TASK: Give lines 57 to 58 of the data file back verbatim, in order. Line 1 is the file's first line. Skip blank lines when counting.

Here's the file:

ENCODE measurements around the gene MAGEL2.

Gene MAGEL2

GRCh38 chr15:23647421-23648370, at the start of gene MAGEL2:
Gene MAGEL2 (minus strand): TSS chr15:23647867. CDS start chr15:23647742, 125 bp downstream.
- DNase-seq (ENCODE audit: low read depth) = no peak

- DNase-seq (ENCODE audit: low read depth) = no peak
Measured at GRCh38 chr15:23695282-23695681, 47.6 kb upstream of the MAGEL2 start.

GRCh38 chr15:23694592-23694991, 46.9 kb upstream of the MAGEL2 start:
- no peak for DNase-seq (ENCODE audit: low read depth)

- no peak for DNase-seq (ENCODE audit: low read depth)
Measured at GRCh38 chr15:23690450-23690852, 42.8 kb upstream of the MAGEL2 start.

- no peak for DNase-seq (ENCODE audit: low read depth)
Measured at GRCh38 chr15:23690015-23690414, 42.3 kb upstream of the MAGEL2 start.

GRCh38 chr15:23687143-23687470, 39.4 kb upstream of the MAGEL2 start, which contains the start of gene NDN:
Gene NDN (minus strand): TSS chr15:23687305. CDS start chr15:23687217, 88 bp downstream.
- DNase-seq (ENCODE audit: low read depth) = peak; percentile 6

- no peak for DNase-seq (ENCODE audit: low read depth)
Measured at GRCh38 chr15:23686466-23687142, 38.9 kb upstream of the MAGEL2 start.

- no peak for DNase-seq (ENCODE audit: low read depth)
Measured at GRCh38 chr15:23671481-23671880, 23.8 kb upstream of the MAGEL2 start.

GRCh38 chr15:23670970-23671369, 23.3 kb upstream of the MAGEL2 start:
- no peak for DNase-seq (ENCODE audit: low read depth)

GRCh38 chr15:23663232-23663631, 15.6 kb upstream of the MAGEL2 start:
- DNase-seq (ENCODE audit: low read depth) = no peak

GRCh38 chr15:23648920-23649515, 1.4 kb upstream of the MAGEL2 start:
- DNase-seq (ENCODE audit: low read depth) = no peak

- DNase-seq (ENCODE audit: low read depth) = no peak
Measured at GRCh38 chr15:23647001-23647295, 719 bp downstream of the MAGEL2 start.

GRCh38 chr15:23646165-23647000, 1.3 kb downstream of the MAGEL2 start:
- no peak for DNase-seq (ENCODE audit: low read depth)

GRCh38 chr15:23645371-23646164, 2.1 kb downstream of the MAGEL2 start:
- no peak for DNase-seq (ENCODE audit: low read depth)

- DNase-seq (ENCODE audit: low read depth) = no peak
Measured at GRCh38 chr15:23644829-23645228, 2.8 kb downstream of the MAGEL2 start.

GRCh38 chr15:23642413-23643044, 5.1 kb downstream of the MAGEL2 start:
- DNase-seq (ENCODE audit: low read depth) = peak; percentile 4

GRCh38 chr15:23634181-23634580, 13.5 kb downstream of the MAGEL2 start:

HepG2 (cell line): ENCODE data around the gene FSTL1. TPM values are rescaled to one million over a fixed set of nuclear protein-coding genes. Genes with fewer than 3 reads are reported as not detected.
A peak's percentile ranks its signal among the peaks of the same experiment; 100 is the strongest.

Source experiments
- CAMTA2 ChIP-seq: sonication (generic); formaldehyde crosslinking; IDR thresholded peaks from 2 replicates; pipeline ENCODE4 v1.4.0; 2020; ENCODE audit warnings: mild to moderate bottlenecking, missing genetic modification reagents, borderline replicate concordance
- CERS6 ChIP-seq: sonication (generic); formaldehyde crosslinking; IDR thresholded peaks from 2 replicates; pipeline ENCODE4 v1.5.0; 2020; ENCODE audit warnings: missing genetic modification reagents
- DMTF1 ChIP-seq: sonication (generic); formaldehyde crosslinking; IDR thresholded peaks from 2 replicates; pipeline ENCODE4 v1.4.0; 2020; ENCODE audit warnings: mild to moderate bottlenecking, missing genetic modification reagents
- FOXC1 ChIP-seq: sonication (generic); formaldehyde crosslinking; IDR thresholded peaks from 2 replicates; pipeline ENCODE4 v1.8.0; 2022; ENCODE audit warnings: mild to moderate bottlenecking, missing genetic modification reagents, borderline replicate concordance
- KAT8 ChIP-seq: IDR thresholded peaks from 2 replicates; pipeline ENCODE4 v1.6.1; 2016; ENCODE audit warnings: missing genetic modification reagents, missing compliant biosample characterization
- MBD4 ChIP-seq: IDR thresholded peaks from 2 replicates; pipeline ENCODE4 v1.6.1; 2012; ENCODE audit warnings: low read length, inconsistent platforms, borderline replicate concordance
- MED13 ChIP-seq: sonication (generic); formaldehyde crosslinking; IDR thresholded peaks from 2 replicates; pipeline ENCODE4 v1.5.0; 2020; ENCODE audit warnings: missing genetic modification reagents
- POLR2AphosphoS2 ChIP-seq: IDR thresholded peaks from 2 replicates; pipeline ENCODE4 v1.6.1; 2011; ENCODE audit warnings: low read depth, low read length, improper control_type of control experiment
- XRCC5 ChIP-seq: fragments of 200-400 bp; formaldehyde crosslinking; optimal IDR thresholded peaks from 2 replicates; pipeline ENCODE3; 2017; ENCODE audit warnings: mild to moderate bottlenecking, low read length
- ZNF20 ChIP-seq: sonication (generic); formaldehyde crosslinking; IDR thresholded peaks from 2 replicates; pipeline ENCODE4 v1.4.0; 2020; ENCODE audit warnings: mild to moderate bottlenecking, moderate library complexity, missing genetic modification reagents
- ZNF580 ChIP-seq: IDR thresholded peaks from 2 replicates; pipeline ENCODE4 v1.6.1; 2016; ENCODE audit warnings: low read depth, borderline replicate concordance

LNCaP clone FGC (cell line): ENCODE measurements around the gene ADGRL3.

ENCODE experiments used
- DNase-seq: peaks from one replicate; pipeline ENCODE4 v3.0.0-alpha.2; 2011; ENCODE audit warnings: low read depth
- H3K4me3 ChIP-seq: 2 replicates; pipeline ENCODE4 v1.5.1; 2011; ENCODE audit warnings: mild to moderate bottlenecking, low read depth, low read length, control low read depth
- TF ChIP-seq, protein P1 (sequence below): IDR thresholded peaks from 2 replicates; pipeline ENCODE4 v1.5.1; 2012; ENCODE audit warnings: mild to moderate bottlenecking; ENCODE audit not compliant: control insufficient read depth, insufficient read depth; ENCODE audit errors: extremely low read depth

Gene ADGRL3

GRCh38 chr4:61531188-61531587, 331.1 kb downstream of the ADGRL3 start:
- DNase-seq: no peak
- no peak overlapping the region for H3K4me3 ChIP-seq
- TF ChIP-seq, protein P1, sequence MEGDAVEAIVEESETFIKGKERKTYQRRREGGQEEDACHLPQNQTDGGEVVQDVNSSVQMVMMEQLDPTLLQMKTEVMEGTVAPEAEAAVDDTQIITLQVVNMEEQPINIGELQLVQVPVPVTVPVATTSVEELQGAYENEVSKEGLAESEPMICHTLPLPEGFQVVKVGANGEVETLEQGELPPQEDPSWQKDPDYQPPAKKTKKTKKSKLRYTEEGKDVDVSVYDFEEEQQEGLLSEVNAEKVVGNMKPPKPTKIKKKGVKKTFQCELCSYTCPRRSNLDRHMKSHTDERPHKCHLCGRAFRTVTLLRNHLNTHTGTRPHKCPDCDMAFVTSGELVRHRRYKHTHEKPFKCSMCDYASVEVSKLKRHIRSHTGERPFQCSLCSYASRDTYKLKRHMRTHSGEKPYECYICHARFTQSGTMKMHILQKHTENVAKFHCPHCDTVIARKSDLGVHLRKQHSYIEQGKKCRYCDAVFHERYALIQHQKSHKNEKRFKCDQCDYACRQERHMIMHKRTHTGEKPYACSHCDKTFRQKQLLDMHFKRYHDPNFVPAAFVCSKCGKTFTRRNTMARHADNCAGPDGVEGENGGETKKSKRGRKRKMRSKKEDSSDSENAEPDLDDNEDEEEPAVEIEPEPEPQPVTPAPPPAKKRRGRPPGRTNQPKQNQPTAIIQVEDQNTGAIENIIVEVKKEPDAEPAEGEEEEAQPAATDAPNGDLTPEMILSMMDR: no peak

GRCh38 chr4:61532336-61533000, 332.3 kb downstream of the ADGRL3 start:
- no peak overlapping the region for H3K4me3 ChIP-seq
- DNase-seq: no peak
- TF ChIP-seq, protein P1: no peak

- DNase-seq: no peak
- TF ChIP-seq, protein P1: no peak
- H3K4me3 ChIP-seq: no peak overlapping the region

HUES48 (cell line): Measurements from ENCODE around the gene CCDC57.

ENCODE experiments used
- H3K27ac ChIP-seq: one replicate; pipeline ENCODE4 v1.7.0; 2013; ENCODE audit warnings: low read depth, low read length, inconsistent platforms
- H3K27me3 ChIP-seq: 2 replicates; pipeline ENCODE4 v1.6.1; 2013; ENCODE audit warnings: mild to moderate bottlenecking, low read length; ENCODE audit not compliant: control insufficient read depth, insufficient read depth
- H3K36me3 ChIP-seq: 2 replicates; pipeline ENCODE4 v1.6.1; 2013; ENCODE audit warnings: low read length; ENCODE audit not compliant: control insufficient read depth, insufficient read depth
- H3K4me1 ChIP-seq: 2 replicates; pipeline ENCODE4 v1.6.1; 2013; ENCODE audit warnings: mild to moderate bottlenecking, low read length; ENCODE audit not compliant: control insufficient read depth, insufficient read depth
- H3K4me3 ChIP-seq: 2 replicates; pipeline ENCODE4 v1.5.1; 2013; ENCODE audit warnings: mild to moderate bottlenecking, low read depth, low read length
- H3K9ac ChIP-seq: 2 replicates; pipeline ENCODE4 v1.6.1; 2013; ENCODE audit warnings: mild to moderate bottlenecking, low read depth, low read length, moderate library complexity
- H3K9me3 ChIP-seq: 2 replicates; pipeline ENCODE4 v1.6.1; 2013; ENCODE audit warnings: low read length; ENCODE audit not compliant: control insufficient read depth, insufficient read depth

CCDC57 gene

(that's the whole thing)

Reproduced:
Gene ADGRL3

GRCh38 chr4:61531188-61531587, 331.1 kb downstream of the ADGRL3 start: